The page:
Platelet rich plasma (PRP) has been around for decades. Only recently has it been utilized clinically to treat orthopedic conditions with frankly mixed results. Several studies support its use for chronic tennis elbow. Emerging data also suggests it may play a role in the treatment of knee osteoarthritis. It clearly is not helpful for patients with mild untreated achilles tendonitis and may or may not have a role as a adjuvant treatment for rotator cuff tears. We are, however, only now beginning to understand why PRP may be useful and how it works.
Today, the Journal of Orthopedic Research published data confirming PRP may have significant value in the treatment of tendon and cartilage injuries. One study suggested "that human PRP may enhance the migration and simulate the chondrogenic differentiation of human subchondral progenitor cells". These cells are the ones that are found after the common procedure known as "microfracture" (Full abstract) Another paper declared that the releasate from PRP "can induce human tenocyte proliferation and collagen synthesis which could be implemented for future tendon regeneration in reconstructive surgeries." (Full Abstract) A final paper noted the "synergy of tendon stem cells and platelet rich plasma in tendon healing". (Full abstract)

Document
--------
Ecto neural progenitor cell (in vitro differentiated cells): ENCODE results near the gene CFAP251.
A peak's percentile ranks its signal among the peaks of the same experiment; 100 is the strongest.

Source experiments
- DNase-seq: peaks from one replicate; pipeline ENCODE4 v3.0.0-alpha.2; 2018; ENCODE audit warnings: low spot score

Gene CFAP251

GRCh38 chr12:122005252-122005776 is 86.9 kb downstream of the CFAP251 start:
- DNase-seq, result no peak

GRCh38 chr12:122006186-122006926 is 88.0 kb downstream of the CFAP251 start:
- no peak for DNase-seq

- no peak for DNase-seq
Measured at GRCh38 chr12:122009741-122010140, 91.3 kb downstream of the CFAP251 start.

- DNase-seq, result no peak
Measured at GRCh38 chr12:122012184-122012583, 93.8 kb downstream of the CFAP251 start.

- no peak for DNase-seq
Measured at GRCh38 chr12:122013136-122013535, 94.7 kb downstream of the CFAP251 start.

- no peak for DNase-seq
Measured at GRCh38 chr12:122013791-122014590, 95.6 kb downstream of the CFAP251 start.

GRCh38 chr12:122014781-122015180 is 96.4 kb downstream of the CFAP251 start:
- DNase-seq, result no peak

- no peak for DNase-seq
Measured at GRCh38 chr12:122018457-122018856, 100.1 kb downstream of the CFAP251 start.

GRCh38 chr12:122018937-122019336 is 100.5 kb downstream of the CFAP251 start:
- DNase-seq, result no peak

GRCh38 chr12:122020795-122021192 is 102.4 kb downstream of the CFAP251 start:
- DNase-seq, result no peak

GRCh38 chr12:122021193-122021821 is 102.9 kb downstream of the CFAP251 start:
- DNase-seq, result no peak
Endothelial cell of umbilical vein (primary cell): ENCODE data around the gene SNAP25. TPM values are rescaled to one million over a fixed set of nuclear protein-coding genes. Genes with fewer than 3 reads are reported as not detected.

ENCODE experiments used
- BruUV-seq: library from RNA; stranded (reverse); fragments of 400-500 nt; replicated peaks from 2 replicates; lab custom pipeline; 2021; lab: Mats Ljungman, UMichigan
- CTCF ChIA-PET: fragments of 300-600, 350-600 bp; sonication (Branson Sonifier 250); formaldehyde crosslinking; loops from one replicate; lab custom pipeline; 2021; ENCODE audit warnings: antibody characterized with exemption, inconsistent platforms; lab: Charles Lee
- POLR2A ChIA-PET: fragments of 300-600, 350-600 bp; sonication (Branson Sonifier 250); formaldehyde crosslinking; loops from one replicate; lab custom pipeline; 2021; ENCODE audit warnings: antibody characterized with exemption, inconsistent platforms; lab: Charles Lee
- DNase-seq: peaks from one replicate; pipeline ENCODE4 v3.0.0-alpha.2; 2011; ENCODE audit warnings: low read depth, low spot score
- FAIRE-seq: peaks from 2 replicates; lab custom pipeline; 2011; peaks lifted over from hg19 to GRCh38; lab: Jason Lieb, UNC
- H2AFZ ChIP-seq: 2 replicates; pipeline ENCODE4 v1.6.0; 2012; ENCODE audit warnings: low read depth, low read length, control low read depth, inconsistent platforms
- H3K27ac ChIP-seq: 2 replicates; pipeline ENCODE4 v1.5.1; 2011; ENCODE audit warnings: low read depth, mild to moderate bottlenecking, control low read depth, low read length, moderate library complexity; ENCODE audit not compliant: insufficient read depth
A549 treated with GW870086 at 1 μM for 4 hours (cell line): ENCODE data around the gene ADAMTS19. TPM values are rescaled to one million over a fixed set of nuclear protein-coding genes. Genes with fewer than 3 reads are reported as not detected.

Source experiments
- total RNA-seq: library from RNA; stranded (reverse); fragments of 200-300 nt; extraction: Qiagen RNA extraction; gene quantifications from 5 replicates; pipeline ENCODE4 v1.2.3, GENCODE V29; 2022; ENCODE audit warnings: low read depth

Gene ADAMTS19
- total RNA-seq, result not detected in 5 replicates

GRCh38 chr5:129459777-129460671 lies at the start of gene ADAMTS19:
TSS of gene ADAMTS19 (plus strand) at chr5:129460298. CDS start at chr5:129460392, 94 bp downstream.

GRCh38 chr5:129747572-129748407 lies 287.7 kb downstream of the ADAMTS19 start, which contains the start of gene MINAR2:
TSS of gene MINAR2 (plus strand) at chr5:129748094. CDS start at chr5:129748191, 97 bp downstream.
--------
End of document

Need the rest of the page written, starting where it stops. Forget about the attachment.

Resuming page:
Taken together this elite research data fully supports further clinical investigations into the use of PRP for tendon and cartilage disorders. Human clinical trials are expensive and difficult to execute in any field even more so in autologous biologic treatments such as PRP. This is partially true because there is dramatic variability in PRP preparations. This has led to confusing results. We need to focus on specific formulations for specific indications and then conduct well powered human trials. This will not be a simple task. Worldwide collaboration will be needed. The basic science data, however, are quite clear, PRP has impressive potential.